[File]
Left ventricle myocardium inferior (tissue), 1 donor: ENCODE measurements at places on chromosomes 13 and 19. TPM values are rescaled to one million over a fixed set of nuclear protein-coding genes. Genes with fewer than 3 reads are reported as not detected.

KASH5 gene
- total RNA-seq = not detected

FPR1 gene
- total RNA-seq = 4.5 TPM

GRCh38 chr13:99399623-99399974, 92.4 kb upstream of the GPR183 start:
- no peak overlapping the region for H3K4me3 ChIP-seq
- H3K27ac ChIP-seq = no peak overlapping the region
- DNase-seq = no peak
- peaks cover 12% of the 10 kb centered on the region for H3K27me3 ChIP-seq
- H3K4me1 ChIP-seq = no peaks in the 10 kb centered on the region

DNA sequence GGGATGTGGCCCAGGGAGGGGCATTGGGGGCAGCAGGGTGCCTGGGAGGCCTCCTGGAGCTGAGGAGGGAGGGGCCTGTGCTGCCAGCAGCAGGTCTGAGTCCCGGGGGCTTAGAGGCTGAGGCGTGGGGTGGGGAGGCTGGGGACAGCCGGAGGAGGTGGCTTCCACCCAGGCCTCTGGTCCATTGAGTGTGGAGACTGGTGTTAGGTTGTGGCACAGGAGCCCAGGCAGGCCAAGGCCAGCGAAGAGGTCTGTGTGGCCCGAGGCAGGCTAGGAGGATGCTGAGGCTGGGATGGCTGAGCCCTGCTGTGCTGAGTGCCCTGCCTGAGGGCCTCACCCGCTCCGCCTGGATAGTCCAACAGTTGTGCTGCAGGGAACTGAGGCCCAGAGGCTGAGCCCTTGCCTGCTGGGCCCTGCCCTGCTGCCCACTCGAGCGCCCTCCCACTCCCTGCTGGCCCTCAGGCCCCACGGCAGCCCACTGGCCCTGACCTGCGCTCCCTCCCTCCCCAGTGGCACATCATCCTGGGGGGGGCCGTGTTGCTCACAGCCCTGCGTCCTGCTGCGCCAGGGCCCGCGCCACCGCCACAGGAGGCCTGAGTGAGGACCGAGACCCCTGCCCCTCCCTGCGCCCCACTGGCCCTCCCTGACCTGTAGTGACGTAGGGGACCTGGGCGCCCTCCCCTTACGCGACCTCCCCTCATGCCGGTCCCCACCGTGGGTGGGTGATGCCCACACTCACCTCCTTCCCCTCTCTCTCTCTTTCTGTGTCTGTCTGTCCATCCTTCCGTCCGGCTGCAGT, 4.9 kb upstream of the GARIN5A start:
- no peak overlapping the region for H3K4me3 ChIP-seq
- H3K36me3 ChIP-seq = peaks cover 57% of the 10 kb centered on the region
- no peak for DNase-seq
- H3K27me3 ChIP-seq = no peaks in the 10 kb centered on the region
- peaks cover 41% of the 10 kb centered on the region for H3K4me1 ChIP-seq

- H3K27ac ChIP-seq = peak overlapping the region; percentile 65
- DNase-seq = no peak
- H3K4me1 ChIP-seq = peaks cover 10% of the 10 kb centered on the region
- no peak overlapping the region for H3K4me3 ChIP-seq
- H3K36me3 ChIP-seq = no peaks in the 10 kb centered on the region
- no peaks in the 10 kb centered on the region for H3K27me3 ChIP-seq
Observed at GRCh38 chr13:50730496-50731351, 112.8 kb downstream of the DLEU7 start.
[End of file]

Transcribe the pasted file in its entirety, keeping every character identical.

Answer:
Left ventricle myocardium inferior (tissue), 1 donor: ENCODE measurements at places on chromosomes 13 and 19. TPM values are rescaled to one million over a fixed set of nuclear protein-coding genes. Genes with fewer than 3 reads are reported as not detected.

KASH5 gene
- total RNA-seq = not detected

FPR1 gene
- total RNA-seq = 4.5 TPM

GRCh38 chr13:99399623-99399974, 92.4 kb upstream of the GPR183 start:
- no peak overlapping the region for H3K4me3 ChIP-seq
- H3K27ac ChIP-seq = no peak overlapping the region
- DNase-seq = no peak
- peaks cover 12% of the 10 kb centered on the region for H3K27me3 ChIP-seq
- H3K4me1 ChIP-seq = no peaks in the 10 kb centered on the region

DNA sequence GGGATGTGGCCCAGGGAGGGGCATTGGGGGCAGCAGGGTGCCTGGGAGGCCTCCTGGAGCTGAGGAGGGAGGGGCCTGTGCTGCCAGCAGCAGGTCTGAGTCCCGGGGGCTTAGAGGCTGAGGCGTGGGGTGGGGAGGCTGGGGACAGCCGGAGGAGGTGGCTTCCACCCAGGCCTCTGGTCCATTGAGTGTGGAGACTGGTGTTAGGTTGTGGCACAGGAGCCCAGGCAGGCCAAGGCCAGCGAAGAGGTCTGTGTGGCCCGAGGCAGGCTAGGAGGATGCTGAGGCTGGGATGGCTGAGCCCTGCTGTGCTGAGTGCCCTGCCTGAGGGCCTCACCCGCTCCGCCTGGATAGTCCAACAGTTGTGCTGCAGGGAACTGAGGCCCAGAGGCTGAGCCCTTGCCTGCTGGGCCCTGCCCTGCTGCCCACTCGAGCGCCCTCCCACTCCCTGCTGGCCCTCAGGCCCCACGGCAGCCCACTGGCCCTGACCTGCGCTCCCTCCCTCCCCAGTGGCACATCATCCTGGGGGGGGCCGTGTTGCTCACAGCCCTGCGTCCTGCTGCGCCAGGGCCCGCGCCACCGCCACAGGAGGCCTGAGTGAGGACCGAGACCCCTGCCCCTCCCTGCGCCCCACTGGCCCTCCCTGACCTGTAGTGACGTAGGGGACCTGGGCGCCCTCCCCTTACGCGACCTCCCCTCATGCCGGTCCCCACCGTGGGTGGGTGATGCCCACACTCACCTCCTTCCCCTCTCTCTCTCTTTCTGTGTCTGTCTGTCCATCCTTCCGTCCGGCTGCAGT, 4.9 kb upstream of the GARIN5A start:
- no peak overlapping the region for H3K4me3 ChIP-seq
- H3K36me3 ChIP-seq = peaks cover 57% of the 10 kb centered on the region
- no peak for DNase-seq
- H3K27me3 ChIP-seq = no peaks in the 10 kb centered on the region
- peaks cover 41% of the 10 kb centered on the region for H3K4me1 ChIP-seq

- H3K27ac ChIP-seq = peak overlapping the region; percentile 65
- DNase-seq = no peak
- H3K4me1 ChIP-seq = peaks cover 10% of the 10 kb centered on the region
- no peak overlapping the region for H3K4me3 ChIP-seq
- H3K36me3 ChIP-seq = no peaks in the 10 kb centered on the region
- no peaks in the 10 kb centered on the region for H3K27me3 ChIP-seq
Observed at GRCh38 chr13:50730496-50731351, 112.8 kb downstream of the DLEU7 start.